Obsessed with security and status

2011-12-16 00:00

ON what was officially the last day of the UN Climate Change Conference (COP17) in Durban, Friday, December 9, a couple of hundred delegates representing NGOs such as Greenpeace, Oxfam, Friends of the Earth, 350.org and groundWork protested in the corridors of the Inkosi Albert Luthuli International Convention Centre demanding entry to the plenary sessions. This was against the rules and UN security personnel moved in immediately. What happened provided an instructive contrast to what occurred the day before at the city hall.

There President Jacob Zuma met with civil society representatives to hear their views on COP17. As well as representatives of the same NGOs that would later protest at the ICC, there was also a substantial turnout of Cosatu and South African Municipal Workers Union (Samwu) members. Early on in the proceedings, noise from the gallery saw everyone downstairs turn around to see what was going on. There were a number of protesters standing displaying posters, one of which read “Zuma stand with Africa not USA”, who were being pounced on by green-clad COP17 city volunteers and hustled from the gallery.

At this point, down in the auditorium, Ferrial Adam of Greenpeace Africa stood up and displayed a poster saying “Stand with Africa, say no to Durban mandate”. This poster was grabbed by a COP volunteer who crumpled it up. Matters quickly escalated. Posters being prepared for use outside the venue were taken from Samantha Hargreaves of ActionAid, while Cosatu and Samwu members, angry, presumably at what they perceived as disrespect for Zuma, got involved. Things were beginning to get physical and Rihad Desai of the Democratic Action Front intervened to protect the women. He was punched and spat at. While all this was going on, police in the hall did nothing. Then city hall security intervened and all three were taken out of the building.

When the city volunteers first began grabbing posters in the gallery an African diplomat sitting in front of me remarked: “Those people are totally overreacting.” He was right. But why did they overreact? During COP17, I chatted to several of these volunteers who were on hand everywhere to assist delegates, give directions and run around with microphones at press conferences. They were mainly students on a vac job or people otherwise unemployed. They were not security personnel and they didn’t know what to do. They did the wrong thing, they intervened. The result was chaos and it was lucky nobody was killed.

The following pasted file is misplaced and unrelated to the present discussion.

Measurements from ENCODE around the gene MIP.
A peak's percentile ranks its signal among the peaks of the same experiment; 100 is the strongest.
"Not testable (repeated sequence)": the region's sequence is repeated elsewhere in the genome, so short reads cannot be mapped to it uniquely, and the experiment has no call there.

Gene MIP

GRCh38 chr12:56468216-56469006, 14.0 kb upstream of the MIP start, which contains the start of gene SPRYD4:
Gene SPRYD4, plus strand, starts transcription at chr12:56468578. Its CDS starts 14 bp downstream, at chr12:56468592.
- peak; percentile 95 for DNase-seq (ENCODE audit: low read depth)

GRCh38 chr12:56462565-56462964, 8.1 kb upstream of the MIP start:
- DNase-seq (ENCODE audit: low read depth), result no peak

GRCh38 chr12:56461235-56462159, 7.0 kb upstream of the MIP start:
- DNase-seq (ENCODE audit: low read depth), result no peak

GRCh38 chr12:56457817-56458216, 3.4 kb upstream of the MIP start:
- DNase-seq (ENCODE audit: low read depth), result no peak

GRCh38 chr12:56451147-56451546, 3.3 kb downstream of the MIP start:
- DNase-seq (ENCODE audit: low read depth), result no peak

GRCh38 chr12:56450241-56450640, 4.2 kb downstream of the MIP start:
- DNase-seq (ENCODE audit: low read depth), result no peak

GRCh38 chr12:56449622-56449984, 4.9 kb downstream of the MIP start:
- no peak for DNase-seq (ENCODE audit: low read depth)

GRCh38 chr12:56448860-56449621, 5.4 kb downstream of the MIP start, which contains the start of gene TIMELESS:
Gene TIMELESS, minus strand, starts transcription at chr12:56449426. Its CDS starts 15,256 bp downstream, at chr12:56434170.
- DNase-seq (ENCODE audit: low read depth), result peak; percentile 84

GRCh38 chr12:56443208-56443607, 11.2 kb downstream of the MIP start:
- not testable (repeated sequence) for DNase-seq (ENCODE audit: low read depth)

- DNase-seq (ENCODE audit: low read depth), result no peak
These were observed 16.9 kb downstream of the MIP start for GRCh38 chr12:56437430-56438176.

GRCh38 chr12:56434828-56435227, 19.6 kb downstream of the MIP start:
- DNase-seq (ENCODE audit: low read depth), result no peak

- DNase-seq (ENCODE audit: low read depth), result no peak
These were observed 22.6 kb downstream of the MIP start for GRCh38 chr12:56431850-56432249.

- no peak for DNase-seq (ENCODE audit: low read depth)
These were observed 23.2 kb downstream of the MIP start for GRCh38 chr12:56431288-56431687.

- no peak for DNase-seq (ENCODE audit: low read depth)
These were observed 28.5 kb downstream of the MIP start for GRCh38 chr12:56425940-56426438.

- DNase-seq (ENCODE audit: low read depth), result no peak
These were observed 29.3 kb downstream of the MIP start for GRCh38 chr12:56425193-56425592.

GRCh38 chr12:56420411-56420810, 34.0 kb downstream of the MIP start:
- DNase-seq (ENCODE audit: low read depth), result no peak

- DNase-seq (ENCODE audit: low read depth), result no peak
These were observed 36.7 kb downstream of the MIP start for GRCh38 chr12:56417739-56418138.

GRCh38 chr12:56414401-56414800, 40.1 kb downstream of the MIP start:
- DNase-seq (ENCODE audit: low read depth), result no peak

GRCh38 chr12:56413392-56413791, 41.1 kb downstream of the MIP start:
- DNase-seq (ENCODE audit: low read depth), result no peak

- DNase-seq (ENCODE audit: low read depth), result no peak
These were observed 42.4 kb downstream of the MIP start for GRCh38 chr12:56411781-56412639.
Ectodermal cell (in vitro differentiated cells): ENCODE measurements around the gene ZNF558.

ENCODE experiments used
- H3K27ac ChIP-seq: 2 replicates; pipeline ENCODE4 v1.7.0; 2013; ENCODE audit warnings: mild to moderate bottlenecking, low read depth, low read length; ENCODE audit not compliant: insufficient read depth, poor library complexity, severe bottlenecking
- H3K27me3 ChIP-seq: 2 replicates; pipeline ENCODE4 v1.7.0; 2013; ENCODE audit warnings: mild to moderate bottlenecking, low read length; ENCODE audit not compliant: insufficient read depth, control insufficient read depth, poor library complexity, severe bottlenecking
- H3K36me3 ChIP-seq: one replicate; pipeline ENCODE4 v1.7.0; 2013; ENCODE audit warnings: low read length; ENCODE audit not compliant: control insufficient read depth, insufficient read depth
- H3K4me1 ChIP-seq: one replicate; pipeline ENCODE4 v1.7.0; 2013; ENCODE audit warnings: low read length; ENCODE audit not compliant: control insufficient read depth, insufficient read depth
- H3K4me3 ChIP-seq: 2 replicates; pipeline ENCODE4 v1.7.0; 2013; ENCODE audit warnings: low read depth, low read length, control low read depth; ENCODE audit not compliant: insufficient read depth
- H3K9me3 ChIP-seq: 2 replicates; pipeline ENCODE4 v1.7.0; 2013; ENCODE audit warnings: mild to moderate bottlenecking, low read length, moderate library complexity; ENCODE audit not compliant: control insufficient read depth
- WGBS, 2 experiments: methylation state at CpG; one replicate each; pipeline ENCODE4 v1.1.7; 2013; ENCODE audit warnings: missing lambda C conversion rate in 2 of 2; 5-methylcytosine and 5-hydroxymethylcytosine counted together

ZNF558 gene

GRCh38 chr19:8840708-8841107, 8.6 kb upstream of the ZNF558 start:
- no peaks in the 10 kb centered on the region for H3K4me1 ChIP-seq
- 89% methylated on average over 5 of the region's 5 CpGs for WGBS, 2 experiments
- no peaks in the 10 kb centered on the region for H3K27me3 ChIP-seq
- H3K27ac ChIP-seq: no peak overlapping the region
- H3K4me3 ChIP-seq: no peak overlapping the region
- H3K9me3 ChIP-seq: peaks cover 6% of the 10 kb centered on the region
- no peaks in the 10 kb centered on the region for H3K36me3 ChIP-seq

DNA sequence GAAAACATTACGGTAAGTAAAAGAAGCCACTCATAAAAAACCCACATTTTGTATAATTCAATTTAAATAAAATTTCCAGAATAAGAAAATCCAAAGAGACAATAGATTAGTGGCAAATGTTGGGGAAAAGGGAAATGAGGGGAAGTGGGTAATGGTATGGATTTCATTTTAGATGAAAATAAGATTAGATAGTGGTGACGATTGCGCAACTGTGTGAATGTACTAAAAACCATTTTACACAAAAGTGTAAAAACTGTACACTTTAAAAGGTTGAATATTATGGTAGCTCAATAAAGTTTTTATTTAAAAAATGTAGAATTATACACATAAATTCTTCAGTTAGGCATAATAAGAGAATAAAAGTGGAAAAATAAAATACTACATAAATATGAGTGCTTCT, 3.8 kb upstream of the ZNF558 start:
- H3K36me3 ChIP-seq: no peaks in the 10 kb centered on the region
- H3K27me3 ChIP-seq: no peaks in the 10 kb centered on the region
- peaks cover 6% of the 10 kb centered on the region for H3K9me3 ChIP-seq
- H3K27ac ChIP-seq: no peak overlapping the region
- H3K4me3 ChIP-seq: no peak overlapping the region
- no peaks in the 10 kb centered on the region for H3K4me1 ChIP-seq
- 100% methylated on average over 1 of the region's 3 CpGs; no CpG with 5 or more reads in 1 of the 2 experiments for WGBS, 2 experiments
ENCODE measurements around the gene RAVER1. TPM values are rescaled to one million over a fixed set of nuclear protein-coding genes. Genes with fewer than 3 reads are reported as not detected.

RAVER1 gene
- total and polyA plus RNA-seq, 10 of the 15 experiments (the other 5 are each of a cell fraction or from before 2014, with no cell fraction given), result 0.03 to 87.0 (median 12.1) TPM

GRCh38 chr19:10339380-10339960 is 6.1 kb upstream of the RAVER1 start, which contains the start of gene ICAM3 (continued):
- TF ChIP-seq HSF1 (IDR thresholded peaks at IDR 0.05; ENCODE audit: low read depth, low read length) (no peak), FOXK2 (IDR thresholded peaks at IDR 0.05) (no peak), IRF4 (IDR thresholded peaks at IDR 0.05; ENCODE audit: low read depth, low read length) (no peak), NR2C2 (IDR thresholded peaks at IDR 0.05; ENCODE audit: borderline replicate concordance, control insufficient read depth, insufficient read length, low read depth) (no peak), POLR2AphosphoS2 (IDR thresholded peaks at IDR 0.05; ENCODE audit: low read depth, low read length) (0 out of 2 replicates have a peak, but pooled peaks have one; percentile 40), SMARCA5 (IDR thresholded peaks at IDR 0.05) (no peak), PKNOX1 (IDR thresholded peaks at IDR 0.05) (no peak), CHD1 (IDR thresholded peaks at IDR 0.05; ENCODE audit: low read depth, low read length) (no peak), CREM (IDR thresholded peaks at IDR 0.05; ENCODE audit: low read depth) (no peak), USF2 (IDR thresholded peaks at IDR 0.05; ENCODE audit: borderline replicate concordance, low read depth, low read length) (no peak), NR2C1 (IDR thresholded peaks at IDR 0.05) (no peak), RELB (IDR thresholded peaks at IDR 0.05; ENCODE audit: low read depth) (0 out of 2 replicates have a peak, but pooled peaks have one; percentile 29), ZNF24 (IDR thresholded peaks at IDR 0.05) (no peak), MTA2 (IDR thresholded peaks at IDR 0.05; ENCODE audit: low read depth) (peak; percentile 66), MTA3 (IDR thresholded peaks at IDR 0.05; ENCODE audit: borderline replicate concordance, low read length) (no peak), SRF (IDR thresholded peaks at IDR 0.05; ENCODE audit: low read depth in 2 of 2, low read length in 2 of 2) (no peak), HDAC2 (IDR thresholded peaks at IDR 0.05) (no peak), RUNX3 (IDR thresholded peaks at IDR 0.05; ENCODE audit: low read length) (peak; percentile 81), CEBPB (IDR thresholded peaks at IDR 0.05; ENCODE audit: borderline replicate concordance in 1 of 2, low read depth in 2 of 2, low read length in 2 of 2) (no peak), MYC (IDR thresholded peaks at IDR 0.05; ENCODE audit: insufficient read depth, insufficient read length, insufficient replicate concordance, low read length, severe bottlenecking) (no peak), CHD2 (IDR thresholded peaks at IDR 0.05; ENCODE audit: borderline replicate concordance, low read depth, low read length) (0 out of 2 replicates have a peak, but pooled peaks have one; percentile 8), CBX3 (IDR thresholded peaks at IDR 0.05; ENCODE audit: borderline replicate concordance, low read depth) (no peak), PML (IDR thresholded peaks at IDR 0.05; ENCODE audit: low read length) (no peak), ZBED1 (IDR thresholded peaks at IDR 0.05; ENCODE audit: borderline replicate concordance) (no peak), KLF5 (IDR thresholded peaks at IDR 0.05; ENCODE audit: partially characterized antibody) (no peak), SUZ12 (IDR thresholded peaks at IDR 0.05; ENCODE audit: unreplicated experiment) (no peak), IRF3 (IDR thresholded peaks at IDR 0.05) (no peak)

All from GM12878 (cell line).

At COP17, the singing demonstrators were cordoned off by UN security personnel while an official entered into negotiations with them. He made it clear that they must stop demonstrating or be escorted from the building and have their accreditation to the conference revoked. The UN security officials then asked them to leave in small groups, escorting three or four people away at a time. Two who refused to leave, were physically carried from the building. The whole process took two hours. Nobody got hurt and nobody’s civil rights were abused.

The UN security personnel were about as ubiquitous as the volunteers at COP17 and despite being armed with guns and riot sticks gave off a relaxed air — you felt they were there to help, that you were not the enemy.

That confident no-fuss air extended to the VIPs. While walking the corridors, UN Secretary-General Ban Ki-moon had an unobtrusive plain-clothes security guard; executive secretary, Secretariat of UNFCCC, Christina Figueres had none at all.

Similarly, other heads of state, ministers and delegates. Which begs the question: what’s with us South Africans? When Zuma arrived at the Momentum for Change launch at COP17 everything was delayed while the venue was checked by his security and when he finally entered it was with a brigade of shiny suited sumo-wrestlers. It was the same at the city hall.

At press conferences, South African cabinet ministers were noticeably short on conviviality and heavy on protocol. And each came with a retinue of ministers’ little helpers ready to adjust microphones, pour water or just sit there doing nothing. The EU, the U.S., indeed, everyone else, was happy with one press liaison officer.

Our elite seems to have an obsession with status that expresses itself in overextended security. Just who are these public servants afraid of? Take a cue from the UN. You can be elite and discreet at the same time.

* Quote of the conference (from a Bolivian delegate regarding the financing of the Green Climate Fund): “They can find $228 billion to bail out the Greeks but they can’t find $100 billion to bail out the planet.”

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